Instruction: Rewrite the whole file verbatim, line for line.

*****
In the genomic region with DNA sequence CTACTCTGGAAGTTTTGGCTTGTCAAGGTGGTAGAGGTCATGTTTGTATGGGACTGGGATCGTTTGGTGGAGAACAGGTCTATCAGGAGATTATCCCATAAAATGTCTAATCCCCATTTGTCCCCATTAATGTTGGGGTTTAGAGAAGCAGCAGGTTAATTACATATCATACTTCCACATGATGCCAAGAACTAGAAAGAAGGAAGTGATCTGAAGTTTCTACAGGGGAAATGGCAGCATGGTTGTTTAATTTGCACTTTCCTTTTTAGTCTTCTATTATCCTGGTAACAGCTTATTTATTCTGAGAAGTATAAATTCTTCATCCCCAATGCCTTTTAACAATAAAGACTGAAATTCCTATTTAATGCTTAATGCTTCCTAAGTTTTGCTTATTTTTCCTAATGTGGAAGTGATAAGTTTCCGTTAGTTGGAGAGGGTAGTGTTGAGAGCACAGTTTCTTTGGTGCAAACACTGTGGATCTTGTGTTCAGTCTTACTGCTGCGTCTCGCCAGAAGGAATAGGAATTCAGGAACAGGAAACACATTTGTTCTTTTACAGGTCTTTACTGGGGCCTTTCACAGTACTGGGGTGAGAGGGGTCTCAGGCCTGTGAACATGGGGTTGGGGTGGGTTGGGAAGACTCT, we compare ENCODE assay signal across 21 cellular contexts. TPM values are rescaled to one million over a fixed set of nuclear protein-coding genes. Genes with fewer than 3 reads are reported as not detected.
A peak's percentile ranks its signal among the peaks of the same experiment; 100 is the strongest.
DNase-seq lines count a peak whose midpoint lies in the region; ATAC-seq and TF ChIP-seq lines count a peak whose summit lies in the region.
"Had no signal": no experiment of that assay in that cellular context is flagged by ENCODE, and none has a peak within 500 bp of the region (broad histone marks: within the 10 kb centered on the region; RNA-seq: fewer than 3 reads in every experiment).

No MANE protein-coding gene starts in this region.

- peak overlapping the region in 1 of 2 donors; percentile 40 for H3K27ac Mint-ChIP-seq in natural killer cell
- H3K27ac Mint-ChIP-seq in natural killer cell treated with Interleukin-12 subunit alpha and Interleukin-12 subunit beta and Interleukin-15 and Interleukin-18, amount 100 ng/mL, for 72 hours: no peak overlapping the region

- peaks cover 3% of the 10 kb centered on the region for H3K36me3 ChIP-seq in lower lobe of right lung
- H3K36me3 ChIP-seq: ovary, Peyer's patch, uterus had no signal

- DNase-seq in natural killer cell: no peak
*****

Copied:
In the genomic region with DNA sequence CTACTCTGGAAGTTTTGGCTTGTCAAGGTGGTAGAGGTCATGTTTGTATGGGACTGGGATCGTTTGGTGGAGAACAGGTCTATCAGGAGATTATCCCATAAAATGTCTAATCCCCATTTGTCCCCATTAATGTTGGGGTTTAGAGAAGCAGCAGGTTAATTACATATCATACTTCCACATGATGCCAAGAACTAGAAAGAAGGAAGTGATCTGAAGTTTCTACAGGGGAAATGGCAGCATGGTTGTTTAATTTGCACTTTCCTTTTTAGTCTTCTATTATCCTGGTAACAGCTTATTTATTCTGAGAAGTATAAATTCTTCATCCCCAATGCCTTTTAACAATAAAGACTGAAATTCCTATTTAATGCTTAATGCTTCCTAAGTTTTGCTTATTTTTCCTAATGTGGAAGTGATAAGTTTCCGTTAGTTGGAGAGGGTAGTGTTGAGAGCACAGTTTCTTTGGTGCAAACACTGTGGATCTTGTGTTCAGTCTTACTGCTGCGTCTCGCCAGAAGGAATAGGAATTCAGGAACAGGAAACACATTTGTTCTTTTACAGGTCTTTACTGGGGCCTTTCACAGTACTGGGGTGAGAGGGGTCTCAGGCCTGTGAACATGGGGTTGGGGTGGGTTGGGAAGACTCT, we compare ENCODE assay signal across 21 cellular contexts. TPM values are rescaled to one million over a fixed set of nuclear protein-coding genes. Genes with fewer than 3 reads are reported as not detected.
A peak's percentile ranks its signal among the peaks of the same experiment; 100 is the strongest.
DNase-seq lines count a peak whose midpoint lies in the region; ATAC-seq and TF ChIP-seq lines count a peak whose summit lies in the region.
"Had no signal": no experiment of that assay in that cellular context is flagged by ENCODE, and none has a peak within 500 bp of the region (broad histone marks: within the 10 kb centered on the region; RNA-seq: fewer than 3 reads in every experiment).

No MANE protein-coding gene starts in this region.

- peak overlapping the region in 1 of 2 donors; percentile 40 for H3K27ac Mint-ChIP-seq in natural killer cell
- H3K27ac Mint-ChIP-seq in natural killer cell treated with Interleukin-12 subunit alpha and Interleukin-12 subunit beta and Interleukin-15 and Interleukin-18, amount 100 ng/mL, for 72 hours: no peak overlapping the region

- peaks cover 3% of the 10 kb centered on the region for H3K36me3 ChIP-seq in lower lobe of right lung
- H3K36me3 ChIP-seq: ovary, Peyer's patch, uterus had no signal

- DNase-seq in natural killer cell: no peak